It is the only accepted species in the genus Cocos. The term coconut can refer to the entire coconut palm, the seed, or the fruit, which, botanically, is a drupe, not a nut. The spelling cocoanut is an archaic form of the word. The term is derived from 16th century Portuguese and Spanish cocos, meaning "grinning face", from the three small holes on the coconut shell that resemble human facial features.
Found throughout the tropic and subtropic area, the coconut is known for its great versatility as seen in the many domestic, commercial, and industrial uses of its different parts. Coconuts are part of the daily diet of many people. Coconuts are different from any other fruits because they contain a large quantity of "water" and when immature they are known as tender-nuts or jelly nuts and may be harvested for drinking. When mature they still contain some water and can be used as seednuts or processed to give oil from the kernel, charcoal from the hard shell and coir from the fibrous husk. The endosperm is initially in its nuclear phase suspended within the coconut water. As development continues, cellular layers of endosperm deposit along the walls of the coconut, becoming the edible coconut "flesh". When dried, the coconut flesh is called copra. The oil and milk derived from it are commonly used in cooking and frying; coconut oil is also widely used in soaps and cosmetics. The clear liquid coconut water within is a refreshing drink. The husks and leaves can be used as material to make a variety of products for furnishing and decorating. It also has cultural and religious significance in many societies that use it.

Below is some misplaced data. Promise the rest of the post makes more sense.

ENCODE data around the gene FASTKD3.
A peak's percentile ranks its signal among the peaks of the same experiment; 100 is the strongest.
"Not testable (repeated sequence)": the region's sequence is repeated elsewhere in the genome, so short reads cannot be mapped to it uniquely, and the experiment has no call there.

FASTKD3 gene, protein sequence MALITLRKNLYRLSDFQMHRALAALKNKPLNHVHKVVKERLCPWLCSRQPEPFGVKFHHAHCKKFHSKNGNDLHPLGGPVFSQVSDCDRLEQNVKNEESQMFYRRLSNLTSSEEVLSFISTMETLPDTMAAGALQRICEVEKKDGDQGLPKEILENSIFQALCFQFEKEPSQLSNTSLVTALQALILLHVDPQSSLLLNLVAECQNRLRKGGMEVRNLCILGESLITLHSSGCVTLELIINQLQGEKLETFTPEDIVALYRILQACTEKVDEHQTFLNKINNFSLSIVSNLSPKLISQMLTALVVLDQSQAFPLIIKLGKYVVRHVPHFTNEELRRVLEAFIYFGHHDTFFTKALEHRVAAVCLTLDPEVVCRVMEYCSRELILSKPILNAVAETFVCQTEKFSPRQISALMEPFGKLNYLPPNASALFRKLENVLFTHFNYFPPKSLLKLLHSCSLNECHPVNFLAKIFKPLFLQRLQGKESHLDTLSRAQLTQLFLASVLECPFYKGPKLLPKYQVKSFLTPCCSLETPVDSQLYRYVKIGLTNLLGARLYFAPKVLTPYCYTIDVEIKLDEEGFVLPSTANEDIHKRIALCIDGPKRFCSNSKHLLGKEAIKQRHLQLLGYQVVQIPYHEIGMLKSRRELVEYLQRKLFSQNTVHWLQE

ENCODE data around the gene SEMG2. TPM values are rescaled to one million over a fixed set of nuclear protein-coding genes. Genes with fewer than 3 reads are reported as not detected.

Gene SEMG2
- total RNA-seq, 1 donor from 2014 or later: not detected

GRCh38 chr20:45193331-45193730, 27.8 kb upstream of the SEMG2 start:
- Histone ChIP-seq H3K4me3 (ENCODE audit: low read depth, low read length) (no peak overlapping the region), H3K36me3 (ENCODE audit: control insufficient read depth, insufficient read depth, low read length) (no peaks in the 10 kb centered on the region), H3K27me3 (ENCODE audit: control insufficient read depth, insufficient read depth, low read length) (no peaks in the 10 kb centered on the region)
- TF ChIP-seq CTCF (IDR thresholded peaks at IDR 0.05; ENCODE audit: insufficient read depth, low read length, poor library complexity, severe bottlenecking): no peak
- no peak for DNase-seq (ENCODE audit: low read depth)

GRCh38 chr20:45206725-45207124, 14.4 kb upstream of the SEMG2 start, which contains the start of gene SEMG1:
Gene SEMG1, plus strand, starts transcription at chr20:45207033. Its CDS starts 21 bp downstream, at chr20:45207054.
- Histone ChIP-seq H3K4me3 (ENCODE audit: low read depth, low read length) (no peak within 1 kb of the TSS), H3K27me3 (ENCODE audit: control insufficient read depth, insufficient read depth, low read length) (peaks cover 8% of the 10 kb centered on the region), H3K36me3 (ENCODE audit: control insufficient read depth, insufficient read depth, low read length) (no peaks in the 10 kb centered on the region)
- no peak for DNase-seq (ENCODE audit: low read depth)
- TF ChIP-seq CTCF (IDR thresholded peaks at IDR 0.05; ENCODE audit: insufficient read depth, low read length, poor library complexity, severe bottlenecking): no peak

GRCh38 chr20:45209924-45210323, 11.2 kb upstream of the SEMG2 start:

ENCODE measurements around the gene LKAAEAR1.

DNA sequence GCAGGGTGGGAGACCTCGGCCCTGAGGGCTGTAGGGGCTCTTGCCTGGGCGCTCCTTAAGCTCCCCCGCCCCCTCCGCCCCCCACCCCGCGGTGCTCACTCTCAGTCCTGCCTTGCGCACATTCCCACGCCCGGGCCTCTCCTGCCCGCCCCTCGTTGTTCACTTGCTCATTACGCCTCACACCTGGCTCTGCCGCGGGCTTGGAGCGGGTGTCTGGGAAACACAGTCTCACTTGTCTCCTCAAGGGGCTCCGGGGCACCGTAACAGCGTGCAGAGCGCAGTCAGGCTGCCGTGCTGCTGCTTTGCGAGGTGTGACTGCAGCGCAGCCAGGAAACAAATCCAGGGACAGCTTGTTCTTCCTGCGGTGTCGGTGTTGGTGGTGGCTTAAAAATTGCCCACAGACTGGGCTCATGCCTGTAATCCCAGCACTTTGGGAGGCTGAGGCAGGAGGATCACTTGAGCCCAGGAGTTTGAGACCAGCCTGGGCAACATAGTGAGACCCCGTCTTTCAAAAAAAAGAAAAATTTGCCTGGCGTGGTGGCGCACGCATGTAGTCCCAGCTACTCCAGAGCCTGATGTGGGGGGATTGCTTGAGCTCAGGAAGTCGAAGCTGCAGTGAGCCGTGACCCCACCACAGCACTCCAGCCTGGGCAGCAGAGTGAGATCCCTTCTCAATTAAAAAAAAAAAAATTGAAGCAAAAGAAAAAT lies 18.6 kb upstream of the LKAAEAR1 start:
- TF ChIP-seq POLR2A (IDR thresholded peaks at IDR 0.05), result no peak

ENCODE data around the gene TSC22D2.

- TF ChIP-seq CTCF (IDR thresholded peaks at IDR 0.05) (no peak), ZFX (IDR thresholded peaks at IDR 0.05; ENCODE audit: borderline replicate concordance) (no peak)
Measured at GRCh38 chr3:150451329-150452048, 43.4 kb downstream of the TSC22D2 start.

The only places in the U.S. where coconut palms can be grown and reproduced outdoors without irrigation are Hawaii, south Florida and the U.S. territories of Puerto Rico, Guam, American Samoa, Virgin Islands and the Commonwealth of the Northern Mariana Islands. Coconut palms will grow from coastal Pinellas County and St. Petersburg southwards on Florida's west coast, and Melbourne southwards on Florida's east coast. The occasional coconut palm is seen north of these areas in favored microclimates in the Tampa and Clearwater metro areas and around Cape Canaveral, as well as the Orlando-Kissimmee-Daytona Beach metro area. They may likewise be grown in favored microclimates in the Rio Grande Valley area of Deep South Texas near Brownsville and on the upper northeast Texas Coast at Galveston Island. They may reach fruiting maturity, but are damaged or killed by the occasional winter freezes in these areas. Most of the coconut palms, even full grown specimens, in central Florida that were not adjacent to water were killed by the freeze event in January 2010. Even those on the water were damaged, but are recovering. While coconut palms flourish in south Florida, unusually bitter cold snaps can kill or injure coconut palms there, as well. Only the Florida Keys and the coastlines provide safe havens from the cold for growing coconut palms on the U.S. mainland. The farthest north in the United States a coconut palm has been known to grow outdoors is in Newport Beach, California along the Pacific Coast Highway. For coconut palms to survive in Southern California, they need sandy soil and minimal water in the winter to prevent root rot, and would benefit from root heating coils.
This isn’t chicken that you will eat everyday, but it taste so good.
Baked Coconut Chicken Tenders
Copyright 2012, Christine’s Pantry. All rights reserved.
1 pound chicken tenders
1 cup wheat flour
1 cup sweetened coconut flakes
1 teaspoon garlic powder
salt and pepper, to taste
1 cup bread crumbs
Preheat oven to 400 degrees. Line a baking sheet with aluminum foil.
In bowl, beat the egg, set aside. In second bowl, add flour, set aside. In third bowl, combine coconut, garlic powder, salt, pepper and bread crumbs.
Dip chicken in flour, then dip chicken in egg, then dip in the coconut mixture. Place chicken on baking sheet.
Once all chicken is coated and placed on baking sheet, spray chicken with cooking spray. Bake 20 to 25 minutes, until brown and crisp, turning once. Enjoy!